SUPER COLLIDER'S FUTURE IN DOUBT The House of Representatives may have sounded the death knell for the super collider, some backers of the controversial science experiment say. On a 264-159 vote Tuesday, the House for the second time this year expressed its overwhelming objection to future funding of the $11 billion giant atom smasher under construction in Texas. House and Senate negotiators, who last week agreed to the full $640 million sought by the Clinton administration, now return to the bargaining table to reconcile the House's potent anti-collider stance and the Senate's endorsement last month of the project. The meeting could occur as early as today. Close call in Somalia

At least one grenade narrowly missed a US helicopter patrolling Mogadishu, Somalia, yesterday. There was no indication the incident and a possible grenade firing Tuesday signaled an attempt to break a cease-fire with fighters of Mohamed Farah Aideed. At the White House, which has switched from confronting Mr. Aideed's forces to seeking a political solution, spokeswoman Dee Dee Myers yesterday played down the attack. Kravchuk denounces US

Ukrainian President Leonid Kravchuk set the stage for a visit from Secretary of State Warren Christopher by denouncing Washington's disarmament policy and pledging to keep some nuclear weapons.

Parliament approved a military doctrine which stressed Ukraine's determination to hold onto its share of the former Soviet nuclear arsenal, at least for now. Mr. Kravchuk Tuesday accused the US of doing nothing to help Ukraine tackle the high cost of ridding itself of nuclear weaponry. GOP leaders address probe

House Republican leaders, including Robert Michel and Newt Gingrich, are joining the call for appointment of a special prosecutor to investigate allegations that Commerce Secretary Ron Brown accepted $700,000 to help lift the US trade embargo against Vietnam. The Federal Bureau of Investigation and a federal grand jury in Miami are investigating the allegations. Brown has denied them and has said he expects to be ``totally exonerated'' by the probe. Firm stole logs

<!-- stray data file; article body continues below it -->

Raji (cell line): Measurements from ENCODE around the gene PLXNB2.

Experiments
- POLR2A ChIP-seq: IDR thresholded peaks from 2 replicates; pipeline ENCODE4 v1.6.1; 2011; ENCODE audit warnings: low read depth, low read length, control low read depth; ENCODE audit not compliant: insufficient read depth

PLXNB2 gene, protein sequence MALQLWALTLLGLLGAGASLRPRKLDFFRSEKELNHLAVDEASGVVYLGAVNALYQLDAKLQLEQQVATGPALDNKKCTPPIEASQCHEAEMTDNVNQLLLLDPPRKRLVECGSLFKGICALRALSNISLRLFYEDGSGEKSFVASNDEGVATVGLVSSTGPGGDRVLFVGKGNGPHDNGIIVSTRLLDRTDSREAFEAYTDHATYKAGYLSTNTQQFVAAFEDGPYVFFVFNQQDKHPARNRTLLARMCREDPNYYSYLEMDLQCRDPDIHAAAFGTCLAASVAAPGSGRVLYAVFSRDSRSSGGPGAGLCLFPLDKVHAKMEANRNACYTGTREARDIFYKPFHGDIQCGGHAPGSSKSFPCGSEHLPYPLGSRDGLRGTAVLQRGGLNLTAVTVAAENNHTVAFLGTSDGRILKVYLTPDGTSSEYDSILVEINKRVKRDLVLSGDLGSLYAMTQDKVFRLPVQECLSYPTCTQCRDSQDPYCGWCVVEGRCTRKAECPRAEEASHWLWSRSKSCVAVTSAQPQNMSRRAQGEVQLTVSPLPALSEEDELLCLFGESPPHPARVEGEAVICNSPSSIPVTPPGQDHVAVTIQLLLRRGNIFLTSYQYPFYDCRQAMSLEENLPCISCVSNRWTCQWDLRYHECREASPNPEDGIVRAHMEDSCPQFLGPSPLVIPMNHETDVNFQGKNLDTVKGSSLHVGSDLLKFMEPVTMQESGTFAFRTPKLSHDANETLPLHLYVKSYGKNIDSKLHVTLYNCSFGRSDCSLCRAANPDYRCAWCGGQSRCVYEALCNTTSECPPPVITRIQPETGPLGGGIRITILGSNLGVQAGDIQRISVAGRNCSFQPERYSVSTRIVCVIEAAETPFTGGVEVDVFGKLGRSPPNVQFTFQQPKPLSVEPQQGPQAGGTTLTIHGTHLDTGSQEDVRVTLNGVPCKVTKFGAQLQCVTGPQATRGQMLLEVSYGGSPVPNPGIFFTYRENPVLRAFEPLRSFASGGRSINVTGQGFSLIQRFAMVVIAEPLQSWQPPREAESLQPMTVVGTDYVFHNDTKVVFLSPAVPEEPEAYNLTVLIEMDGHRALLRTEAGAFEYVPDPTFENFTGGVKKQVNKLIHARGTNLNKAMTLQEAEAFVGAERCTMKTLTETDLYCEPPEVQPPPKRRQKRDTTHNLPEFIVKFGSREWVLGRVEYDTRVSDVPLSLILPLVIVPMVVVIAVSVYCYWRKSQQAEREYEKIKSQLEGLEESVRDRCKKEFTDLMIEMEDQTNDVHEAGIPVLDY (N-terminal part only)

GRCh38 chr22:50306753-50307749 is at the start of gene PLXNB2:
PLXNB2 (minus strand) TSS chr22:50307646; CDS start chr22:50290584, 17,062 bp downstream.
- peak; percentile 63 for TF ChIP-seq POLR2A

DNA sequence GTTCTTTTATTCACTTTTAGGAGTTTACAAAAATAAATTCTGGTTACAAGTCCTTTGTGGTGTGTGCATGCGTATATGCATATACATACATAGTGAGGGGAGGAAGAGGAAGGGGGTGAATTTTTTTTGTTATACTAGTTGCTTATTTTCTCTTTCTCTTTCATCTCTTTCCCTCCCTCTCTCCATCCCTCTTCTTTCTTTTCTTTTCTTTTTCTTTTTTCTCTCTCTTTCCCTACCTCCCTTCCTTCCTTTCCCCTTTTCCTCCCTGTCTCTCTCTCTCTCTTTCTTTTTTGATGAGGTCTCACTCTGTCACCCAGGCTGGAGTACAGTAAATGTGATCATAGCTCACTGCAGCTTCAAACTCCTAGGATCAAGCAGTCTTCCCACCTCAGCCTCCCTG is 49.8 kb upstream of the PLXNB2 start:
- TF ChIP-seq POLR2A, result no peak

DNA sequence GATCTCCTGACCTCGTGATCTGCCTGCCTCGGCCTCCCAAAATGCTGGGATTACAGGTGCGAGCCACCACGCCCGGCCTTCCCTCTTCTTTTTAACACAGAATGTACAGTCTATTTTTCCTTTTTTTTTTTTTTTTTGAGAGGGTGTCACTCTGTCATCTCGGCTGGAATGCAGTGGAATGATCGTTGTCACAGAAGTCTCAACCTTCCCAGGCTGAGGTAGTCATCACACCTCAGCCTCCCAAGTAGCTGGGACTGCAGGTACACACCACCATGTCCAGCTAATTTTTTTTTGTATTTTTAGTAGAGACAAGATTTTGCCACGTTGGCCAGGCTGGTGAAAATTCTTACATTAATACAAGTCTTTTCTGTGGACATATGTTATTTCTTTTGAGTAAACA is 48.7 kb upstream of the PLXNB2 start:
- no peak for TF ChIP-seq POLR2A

Thomas Creek Lumber & Log Co. of Stayton, Ore., will pay $1.5 million for stealing logs from national forests between 1983 and 1988. The firm pleaded guilty Tuesday to receiving stolen property and did not contest a charge of illicitly using proceeds to run its business.

The plea in US District Court closes a five-year federal timber-theft probe centered on the North Santiam River canyon. Prosecutors and the US Forest Service say timber firms may have stolen up to $36 million in federal timber from the area over the past several decades. Guilty plea in arson plot

The leader of a white supremacist group accused of plotting a race war has pleaded guilty to arson and weapons charges, including the attempted firebombing of a synagogue this year. Christopher David Fisher pleaded guilty Tuesday.

The leader of the Fourth Reich Skinheads also agreed to testify before a grand jury investigating white supremacists. He faces up to 15 years in prison and a $500,000 fine. Mr. Fisher and eight others were arrested in July. Disney to cut film

In a virtually unprecedented action, the Walt Disney Company said it would delete a scene from the film ``The Program'' showing college football players lying in a highway after a teen-ager from Polk, Pa., was killed on Saturday and two others critically injured while imitating the stunt. Student misconduct

Even top high school students display a ``startling lack of responsibility'' about pregnancy, AIDS, drunken driving, and cheating, according to the 24th annual Survey of High Achievers released Tuesday.

One in three of the pupils surveyed, for example, knows someone who brought a gun or knife to school. One in five of the girls surveyed was sexually assaulted; in one-third of the cases, the assailant was another student.

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